So you posted a number of potential use cases and attendees got to vote for the ones they thought were most pressing/important. What did you find?
The top three were integrated Layer 4-7 network services, virtual network overlays and branch office wide area networks. And all three have to do with automation.
Regarding the first one, integrated Layer 4-7 network services, the only reason we have appliances, load balancing and VPNs and firewalls and IPSs is to make up for the inadequacies of the TCP/IP protocol. So you have all these separate boxes, separate management systems and separate vendors you have to contend with. And frankly, IT doesn't want any of it. They're done with appliances. They want the functions integrated into an overarching overlay strategy so when you fire up a workload you can easily add the various network services you need, whether it's load balancing or firewalling, and you have one common management system.
We don't want to deal with how to chain appliances together. We want them integrated and we want to get rid of all of the operational burden that's required to manage and maintain them. That's what the first one is really all about.
OK. And the second?
It's all about open overlays and choice. A good example of that is what OpenStack is offering with Neutron, where the modular Layer 2 plug-in can be anything. It can be VXLAN, it can be GRE, it can be STP (even though that's proprietary). You use the underlay, the signaling and the routing you have, to support a service that's overlaid on top of that.
And the service that's been talking a lot about of late has been Virtual Machine-to-Virtual Machine, but there's the optical overlay and there's also the wide area network overlay as well. So what this use case says is that, "Overlays are good. We want them. We want them to be open, and we want choice in how we deploy them."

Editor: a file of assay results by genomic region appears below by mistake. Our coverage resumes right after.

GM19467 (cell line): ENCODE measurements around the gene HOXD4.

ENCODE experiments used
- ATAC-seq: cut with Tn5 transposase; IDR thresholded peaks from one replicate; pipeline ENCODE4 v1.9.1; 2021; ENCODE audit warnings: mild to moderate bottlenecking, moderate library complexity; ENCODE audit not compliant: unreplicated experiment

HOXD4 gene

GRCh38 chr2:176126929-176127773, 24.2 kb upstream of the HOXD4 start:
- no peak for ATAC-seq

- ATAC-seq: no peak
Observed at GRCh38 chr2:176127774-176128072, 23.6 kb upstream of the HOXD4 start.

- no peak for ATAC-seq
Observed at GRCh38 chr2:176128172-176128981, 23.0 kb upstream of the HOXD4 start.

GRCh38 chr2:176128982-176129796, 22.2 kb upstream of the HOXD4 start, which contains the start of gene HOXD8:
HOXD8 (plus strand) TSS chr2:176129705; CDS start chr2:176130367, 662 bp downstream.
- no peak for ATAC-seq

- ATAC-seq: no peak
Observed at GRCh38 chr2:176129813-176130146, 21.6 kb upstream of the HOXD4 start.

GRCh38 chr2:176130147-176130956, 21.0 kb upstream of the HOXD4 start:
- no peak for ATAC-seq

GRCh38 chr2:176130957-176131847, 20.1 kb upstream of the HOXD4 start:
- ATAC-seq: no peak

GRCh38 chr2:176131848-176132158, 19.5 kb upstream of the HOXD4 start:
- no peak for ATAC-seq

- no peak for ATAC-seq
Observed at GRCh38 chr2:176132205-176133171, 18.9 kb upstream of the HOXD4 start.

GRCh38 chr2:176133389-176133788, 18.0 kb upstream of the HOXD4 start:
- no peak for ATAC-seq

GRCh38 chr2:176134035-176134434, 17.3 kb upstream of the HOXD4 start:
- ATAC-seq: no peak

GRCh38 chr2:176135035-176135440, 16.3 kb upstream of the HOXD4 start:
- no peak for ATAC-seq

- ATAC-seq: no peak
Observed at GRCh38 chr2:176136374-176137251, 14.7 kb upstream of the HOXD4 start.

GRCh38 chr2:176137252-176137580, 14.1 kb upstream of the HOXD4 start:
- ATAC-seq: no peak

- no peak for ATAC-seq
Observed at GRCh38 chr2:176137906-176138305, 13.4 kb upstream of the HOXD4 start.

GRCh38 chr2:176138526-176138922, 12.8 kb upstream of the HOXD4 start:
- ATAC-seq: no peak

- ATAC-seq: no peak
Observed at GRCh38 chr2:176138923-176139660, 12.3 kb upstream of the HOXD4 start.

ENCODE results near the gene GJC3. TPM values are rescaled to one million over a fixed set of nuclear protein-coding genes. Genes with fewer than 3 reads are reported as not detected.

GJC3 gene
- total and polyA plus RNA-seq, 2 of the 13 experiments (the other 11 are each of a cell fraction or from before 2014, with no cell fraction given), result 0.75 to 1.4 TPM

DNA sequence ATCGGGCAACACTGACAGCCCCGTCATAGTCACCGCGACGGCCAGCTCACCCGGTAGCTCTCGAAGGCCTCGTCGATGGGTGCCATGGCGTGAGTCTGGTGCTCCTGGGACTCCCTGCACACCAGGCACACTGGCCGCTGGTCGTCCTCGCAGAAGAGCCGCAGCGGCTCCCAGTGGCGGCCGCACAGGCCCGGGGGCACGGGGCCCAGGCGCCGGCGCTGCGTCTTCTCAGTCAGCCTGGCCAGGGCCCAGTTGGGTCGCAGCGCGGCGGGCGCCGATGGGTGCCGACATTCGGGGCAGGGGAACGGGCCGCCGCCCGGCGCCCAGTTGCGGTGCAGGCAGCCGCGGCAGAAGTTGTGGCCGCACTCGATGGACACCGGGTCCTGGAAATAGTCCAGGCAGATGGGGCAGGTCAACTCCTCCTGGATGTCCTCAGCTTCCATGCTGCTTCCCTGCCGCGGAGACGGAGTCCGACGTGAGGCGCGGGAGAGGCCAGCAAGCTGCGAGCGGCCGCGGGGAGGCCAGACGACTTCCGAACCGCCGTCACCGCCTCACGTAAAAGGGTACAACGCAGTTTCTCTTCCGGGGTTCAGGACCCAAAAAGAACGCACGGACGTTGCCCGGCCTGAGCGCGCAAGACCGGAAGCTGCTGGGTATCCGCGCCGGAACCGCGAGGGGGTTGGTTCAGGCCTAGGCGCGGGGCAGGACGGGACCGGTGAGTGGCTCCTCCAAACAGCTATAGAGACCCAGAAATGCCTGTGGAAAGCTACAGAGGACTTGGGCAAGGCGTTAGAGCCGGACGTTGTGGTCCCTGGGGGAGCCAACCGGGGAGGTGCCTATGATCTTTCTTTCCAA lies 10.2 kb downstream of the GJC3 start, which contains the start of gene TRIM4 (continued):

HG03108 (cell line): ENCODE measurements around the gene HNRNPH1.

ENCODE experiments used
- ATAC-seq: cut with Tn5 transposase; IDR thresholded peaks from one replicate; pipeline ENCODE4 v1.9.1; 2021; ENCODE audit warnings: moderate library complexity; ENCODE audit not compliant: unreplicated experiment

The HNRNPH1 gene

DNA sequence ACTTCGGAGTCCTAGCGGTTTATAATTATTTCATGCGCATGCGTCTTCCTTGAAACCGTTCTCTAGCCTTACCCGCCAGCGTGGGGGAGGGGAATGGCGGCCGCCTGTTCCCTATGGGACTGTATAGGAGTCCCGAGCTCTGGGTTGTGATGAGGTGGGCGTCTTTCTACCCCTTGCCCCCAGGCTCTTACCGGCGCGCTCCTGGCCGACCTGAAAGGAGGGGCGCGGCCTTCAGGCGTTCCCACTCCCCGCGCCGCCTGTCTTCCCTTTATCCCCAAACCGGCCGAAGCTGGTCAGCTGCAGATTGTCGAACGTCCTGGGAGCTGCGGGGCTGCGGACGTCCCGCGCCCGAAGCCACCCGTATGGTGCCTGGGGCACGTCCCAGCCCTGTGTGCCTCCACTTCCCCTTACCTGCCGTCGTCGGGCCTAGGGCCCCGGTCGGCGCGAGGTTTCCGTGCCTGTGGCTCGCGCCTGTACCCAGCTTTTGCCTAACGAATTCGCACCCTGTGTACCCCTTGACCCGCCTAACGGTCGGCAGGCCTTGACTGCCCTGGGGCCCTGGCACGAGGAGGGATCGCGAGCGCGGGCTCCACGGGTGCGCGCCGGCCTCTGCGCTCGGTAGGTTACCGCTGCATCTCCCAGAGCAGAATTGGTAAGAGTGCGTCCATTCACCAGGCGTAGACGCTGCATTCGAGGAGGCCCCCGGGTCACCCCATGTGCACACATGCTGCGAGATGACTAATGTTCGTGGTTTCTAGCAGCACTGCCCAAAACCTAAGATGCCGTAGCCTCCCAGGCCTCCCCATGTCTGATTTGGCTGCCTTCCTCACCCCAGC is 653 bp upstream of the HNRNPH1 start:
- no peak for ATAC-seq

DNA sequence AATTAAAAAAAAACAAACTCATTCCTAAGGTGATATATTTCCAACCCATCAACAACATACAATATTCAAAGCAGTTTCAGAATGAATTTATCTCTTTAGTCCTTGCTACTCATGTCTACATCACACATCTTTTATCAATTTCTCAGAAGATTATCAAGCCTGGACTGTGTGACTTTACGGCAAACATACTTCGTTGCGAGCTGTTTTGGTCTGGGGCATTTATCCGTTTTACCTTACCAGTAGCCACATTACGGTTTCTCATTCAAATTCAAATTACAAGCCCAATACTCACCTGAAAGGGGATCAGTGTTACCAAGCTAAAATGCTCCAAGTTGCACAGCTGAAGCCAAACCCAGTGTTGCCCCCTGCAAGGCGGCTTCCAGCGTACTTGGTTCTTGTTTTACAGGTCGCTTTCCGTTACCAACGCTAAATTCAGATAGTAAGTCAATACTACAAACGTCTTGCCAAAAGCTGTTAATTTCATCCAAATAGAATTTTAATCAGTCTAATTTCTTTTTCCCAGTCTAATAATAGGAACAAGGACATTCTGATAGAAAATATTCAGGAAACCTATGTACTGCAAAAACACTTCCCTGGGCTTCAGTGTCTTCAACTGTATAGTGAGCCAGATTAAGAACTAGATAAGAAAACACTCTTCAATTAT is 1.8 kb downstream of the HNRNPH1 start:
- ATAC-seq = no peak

How does that differ from the vision that VMware puts forward with its Nicira technology?
That's primarily focused on the VM-to-VM piece, and that's one kind of closed monolithic stack. There's nothing that's open there. You can't swap software modules into and out of that stack.
And the third one is about branch office support?
Yeah. At the branch office what the industry has done is stack up appliances for everything from unified communications to WAN optimization, firewalls, routers, wireless network controllers, etc., so if you have 10,000 offices and four appliances per, you have 40,000 appliances spread all over the place. So what this one says is, "We want to integrate all those branch appliances in software and be able to control the bandwidth to those branch offices a lot more effectively and efficiently. I was pleasantly surprised to see that become one of the top three, because it's a big issue. It's a huge amount of cost, and it's a huge amount of operational burden as well.
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